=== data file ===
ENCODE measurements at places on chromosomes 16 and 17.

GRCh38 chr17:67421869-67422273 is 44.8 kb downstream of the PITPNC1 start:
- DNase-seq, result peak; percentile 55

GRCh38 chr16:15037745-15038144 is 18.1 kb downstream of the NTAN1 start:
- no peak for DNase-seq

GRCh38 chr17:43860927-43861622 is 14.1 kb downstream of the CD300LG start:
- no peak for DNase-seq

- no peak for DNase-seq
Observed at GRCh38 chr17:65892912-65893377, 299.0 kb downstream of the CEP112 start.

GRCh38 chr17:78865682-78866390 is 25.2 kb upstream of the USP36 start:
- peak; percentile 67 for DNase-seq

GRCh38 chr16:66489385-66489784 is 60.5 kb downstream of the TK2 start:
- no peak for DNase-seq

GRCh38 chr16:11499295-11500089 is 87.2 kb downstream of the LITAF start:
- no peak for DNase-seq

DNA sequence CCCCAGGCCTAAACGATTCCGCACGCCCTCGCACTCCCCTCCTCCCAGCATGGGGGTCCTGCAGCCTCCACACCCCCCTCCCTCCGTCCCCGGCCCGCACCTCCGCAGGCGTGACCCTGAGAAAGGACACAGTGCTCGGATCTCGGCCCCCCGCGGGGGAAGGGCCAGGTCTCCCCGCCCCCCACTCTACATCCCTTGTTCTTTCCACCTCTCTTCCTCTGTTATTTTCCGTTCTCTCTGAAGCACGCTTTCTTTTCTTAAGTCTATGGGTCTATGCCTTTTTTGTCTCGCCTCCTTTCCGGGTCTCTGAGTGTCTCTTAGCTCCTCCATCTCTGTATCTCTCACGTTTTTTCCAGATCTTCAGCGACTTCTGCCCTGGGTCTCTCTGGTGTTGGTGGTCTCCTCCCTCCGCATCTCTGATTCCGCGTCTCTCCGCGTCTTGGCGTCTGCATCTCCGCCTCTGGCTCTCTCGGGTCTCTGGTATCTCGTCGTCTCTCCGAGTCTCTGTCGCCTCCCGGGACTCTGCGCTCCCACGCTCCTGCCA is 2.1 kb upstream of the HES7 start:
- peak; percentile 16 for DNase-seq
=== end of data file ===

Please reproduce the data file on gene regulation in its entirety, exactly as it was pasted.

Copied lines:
ENCODE measurements at places on chromosomes 16 and 17.

GRCh38 chr17:67421869-67422273 is 44.8 kb downstream of the PITPNC1 start:
- DNase-seq, result peak; percentile 55

GRCh38 chr16:15037745-15038144 is 18.1 kb downstream of the NTAN1 start:
- no peak for DNase-seq

GRCh38 chr17:43860927-43861622 is 14.1 kb downstream of the CD300LG start:
- no peak for DNase-seq

- no peak for DNase-seq
Observed at GRCh38 chr17:65892912-65893377, 299.0 kb downstream of the CEP112 start.

GRCh38 chr17:78865682-78866390 is 25.2 kb upstream of the USP36 start:
- peak; percentile 67 for DNase-seq

GRCh38 chr16:66489385-66489784 is 60.5 kb downstream of the TK2 start:
- no peak for DNase-seq

GRCh38 chr16:11499295-11500089 is 87.2 kb downstream of the LITAF start:
- no peak for DNase-seq

DNA sequence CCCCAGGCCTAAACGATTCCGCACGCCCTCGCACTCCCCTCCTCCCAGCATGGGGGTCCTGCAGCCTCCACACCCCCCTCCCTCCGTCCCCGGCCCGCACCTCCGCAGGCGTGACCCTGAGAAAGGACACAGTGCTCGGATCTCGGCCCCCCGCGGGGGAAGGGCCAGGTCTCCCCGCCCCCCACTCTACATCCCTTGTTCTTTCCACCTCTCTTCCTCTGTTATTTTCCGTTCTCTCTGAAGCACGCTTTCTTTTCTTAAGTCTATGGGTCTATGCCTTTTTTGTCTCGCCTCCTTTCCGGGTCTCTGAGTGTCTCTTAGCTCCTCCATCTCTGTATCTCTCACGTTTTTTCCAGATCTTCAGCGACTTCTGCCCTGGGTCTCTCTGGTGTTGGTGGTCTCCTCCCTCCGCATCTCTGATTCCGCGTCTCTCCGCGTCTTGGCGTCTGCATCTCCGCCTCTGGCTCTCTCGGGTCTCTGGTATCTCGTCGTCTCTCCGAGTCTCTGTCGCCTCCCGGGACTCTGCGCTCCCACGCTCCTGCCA is 2.1 kb upstream of the HES7 start:
- peak; percentile 16 for DNase-seq